The Power of the Rank & Reason Discussion Tool
The power of a great academic discussion in our classrooms can be such an exciting inspiration when students are passionate, prepared, and justify their thinking with evidence. WOW! These are the moments that remind us why we love teaching.
We’re on a mission to help classroom teachers develop deeper academic discussions and critical thinking with our Rank & Reason discussion tool. To that end, you’ll find Rank & Reason discussions embedded in our Projects and Activities and also as just stand-alone short lessons.
When Rank & Reason academic discussions lead with a thought-provoking question – one with no right answer – we do also want to provide you with a writing prompt or a follow-up activity. Be sure to look for them.
Getting Started with Rank & Reason
- Assign the lesson to the class and have them work side by side with a partner.
- Best practice tip: Have students use one shared device and project the Rank and Reason challenge for all to see.
- Ask students to discuss and agree on ranking the list based on the criteria in the lesson.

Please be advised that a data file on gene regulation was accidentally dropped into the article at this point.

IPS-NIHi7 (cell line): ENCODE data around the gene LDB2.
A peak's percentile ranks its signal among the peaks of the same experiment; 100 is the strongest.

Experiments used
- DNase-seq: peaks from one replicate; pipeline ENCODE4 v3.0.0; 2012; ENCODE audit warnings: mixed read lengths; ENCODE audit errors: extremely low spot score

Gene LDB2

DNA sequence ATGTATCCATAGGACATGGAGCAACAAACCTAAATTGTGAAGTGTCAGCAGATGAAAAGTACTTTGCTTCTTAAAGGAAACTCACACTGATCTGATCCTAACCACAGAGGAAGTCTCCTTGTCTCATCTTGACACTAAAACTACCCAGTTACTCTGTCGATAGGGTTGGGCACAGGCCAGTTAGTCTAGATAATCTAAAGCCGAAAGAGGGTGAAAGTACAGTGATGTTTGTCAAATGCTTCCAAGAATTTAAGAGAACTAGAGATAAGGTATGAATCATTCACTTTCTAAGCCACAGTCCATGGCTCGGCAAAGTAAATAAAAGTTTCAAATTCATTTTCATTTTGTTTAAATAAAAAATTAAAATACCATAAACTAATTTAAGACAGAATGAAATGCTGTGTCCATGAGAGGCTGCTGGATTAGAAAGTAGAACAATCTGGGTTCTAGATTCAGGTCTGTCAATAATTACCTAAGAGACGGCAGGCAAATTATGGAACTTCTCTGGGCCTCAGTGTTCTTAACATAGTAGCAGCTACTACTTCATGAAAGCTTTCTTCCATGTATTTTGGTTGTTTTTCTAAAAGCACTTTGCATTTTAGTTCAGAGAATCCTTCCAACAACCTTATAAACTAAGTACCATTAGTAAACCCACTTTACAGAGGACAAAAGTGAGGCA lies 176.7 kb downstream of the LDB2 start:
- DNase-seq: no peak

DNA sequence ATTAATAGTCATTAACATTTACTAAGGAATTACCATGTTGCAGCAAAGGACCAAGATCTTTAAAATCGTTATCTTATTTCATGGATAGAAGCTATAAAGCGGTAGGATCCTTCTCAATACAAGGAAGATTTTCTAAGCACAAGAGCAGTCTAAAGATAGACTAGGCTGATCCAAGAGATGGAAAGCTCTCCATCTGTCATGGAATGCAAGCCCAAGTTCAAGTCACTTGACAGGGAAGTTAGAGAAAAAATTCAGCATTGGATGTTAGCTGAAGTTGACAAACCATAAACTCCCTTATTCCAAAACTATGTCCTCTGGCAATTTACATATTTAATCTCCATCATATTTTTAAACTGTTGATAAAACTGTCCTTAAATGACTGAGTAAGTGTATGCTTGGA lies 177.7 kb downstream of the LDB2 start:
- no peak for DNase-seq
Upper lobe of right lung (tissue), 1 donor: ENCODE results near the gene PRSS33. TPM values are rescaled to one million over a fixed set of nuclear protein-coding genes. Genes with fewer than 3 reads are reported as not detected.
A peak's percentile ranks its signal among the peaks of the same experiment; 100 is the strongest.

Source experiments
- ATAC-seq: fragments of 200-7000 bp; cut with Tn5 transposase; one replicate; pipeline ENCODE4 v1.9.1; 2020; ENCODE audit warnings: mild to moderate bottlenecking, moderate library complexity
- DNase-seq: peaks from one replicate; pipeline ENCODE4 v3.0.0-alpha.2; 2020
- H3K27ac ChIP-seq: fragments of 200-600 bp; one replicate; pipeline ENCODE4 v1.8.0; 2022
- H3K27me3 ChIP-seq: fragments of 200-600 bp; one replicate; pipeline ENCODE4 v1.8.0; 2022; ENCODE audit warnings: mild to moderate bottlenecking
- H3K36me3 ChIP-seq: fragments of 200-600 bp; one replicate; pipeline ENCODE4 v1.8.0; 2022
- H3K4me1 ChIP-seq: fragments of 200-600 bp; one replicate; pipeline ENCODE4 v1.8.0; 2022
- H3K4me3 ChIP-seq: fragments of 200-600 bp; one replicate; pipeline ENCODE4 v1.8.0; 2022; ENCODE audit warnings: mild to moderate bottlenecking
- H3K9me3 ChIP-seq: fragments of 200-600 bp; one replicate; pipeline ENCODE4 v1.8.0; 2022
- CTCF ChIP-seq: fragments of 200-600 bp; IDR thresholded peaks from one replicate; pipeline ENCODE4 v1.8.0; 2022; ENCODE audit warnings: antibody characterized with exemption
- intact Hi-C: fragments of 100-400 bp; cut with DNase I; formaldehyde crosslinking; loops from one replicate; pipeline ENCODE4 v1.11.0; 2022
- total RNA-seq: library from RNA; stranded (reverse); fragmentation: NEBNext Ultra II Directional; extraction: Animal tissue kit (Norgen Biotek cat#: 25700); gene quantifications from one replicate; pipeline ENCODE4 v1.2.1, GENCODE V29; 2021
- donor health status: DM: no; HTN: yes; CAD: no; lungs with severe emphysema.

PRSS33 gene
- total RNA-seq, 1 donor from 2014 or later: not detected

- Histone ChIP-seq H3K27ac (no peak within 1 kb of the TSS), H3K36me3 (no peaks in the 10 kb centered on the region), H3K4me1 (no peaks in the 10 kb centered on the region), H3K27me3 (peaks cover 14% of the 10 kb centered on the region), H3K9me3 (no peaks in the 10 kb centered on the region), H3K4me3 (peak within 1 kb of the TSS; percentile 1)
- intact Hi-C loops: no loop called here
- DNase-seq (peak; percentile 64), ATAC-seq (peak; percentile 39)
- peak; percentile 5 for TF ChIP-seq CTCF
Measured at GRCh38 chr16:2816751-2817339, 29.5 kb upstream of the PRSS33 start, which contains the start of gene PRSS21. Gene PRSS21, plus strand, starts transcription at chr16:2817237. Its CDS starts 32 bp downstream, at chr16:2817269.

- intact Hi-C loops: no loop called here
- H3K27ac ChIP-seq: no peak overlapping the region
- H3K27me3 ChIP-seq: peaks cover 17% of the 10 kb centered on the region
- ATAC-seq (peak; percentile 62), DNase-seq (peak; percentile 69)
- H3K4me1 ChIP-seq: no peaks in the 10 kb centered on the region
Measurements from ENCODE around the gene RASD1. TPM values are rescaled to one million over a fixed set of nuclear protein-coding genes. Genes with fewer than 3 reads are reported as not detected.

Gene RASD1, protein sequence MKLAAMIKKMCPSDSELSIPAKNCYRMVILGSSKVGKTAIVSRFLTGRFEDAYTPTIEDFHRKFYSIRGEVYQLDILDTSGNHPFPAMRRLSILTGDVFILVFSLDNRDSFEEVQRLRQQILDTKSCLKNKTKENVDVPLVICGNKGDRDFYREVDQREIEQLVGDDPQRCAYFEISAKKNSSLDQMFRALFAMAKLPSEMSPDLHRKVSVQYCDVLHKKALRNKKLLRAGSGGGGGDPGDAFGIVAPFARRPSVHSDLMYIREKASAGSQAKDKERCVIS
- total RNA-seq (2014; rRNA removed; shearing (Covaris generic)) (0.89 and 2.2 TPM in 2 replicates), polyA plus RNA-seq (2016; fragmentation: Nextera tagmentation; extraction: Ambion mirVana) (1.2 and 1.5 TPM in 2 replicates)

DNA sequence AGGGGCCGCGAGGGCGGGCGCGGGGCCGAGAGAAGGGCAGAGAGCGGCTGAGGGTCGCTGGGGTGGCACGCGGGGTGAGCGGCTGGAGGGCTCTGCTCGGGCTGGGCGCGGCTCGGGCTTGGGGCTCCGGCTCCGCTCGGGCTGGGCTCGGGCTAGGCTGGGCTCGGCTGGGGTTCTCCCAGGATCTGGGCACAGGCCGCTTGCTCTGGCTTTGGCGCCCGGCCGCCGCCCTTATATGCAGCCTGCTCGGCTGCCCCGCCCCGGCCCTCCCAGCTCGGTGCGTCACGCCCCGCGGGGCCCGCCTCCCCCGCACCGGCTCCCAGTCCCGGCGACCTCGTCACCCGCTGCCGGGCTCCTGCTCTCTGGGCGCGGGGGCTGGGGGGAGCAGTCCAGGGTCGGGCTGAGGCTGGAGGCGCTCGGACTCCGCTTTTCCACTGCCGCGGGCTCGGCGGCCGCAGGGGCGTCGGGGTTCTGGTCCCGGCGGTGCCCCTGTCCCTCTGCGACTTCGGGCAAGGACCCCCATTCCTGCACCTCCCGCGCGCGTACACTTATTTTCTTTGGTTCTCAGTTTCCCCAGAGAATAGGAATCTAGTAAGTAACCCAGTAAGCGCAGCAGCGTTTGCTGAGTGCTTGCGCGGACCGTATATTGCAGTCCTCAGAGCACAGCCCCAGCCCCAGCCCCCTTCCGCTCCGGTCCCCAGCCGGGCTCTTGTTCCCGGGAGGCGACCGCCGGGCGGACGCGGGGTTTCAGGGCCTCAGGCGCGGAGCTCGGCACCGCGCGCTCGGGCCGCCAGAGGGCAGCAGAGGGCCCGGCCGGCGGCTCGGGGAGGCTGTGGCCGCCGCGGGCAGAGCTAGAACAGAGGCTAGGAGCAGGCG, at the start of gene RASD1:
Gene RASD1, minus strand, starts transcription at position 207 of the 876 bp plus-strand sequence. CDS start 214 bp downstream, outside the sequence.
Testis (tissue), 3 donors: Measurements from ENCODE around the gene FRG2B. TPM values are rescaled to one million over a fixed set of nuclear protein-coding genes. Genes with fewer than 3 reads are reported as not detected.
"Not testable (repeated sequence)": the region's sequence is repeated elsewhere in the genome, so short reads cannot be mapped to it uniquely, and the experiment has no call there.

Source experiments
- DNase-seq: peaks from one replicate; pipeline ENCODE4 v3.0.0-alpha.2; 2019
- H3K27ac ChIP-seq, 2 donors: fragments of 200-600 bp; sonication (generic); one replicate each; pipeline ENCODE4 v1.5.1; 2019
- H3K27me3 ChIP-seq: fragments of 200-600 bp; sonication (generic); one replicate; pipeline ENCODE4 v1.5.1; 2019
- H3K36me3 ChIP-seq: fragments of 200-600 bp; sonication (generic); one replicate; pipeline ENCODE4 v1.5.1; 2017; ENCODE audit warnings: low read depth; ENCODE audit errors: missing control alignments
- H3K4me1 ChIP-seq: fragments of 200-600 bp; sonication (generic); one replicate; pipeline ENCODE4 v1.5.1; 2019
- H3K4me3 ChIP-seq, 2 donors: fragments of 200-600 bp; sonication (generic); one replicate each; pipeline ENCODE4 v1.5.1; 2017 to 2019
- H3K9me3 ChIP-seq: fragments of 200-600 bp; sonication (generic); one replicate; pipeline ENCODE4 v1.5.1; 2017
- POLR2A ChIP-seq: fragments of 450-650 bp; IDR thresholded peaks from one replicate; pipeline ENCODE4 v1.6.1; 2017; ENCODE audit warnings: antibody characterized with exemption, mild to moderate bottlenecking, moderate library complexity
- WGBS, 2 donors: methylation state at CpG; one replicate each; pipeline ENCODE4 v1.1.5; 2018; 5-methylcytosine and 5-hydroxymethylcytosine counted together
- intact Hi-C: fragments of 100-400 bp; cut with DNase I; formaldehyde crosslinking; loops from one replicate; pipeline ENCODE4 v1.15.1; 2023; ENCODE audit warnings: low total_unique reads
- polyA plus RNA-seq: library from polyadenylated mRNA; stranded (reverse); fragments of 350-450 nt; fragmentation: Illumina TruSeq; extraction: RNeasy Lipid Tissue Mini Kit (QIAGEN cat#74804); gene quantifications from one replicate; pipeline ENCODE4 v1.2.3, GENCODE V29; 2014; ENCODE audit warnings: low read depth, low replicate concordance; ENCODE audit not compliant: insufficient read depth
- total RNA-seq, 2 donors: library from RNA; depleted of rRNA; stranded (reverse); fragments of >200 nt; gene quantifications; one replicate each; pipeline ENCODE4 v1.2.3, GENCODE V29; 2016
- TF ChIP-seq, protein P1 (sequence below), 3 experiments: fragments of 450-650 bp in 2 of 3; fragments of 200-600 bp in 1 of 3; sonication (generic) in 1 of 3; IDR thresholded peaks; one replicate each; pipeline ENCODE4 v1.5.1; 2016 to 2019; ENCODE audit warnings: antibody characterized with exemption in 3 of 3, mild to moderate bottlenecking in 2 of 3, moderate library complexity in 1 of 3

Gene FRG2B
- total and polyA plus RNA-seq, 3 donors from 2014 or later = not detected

- A great strategy to start is to ask them to choose the top 1-2 and bottom 1-2 first. The center of the ranking will generate the richest discussion as items to rank may be more similar.
- When ranking is complete: ask students to use the speech bubbles to justify their ranking, agreeing as a partnership.
- Students then submit their results and can view the comparison of their ranking with the ranking of their classmates.
- Continue your discussion as a class and ask partners who may not agree with the class to share their justifications – or simply share their speech bubble.
- What to expect:
- Rankings in the middle of a list may be similar, but not exact.
- A good evaluative strategy would be to divide the list in half and ask the class if we agree on the top half, and on then on the bottom half.
Check out more Rank & Reasons on NextLesson!